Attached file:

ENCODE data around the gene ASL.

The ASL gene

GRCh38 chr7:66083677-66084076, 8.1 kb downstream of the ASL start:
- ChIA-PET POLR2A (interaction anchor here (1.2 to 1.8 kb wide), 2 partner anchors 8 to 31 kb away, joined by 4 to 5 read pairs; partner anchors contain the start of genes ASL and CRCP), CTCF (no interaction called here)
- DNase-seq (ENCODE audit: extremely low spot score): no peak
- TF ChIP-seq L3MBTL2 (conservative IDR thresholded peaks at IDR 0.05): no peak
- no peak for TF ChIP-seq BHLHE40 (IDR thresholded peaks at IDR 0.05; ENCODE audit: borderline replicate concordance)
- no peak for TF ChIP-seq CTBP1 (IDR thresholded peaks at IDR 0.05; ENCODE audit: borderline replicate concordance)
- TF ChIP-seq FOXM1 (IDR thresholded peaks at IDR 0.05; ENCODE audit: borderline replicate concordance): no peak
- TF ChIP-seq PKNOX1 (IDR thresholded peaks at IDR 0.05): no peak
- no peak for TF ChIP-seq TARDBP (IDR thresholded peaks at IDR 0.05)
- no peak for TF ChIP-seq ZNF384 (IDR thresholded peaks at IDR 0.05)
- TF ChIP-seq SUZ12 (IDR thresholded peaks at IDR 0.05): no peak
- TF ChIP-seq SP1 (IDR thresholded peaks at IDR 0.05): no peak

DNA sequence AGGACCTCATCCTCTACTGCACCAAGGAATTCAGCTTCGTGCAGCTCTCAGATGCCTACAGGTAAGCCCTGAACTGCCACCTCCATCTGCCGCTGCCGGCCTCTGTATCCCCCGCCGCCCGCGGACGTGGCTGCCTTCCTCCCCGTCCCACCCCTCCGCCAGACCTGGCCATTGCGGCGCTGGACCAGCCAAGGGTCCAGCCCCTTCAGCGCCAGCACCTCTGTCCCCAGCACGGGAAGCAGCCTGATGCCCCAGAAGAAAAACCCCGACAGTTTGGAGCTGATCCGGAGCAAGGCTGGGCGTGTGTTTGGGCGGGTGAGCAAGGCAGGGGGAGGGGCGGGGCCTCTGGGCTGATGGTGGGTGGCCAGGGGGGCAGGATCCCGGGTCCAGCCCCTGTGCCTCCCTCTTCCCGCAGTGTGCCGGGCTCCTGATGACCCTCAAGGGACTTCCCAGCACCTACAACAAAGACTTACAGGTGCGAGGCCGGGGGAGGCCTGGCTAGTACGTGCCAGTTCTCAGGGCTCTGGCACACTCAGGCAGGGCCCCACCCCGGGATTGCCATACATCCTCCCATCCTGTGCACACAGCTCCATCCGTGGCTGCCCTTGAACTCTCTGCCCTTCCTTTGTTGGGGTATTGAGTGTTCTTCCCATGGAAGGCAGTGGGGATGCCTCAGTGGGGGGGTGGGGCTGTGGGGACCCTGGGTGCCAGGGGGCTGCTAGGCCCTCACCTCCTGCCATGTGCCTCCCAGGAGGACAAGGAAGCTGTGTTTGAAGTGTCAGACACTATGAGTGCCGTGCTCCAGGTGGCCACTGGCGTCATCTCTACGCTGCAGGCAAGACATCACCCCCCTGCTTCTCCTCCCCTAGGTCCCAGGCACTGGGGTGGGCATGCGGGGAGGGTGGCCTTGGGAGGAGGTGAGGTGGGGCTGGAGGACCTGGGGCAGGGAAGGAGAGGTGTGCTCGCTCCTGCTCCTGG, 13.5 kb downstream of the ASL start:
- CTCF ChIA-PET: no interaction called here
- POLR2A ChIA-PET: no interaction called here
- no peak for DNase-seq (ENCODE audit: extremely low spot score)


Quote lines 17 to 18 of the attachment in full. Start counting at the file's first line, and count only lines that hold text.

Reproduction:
- POLR2A ChIA-PET: no interaction called here
- no peak for DNase-seq (ENCODE audit: extremely low spot score)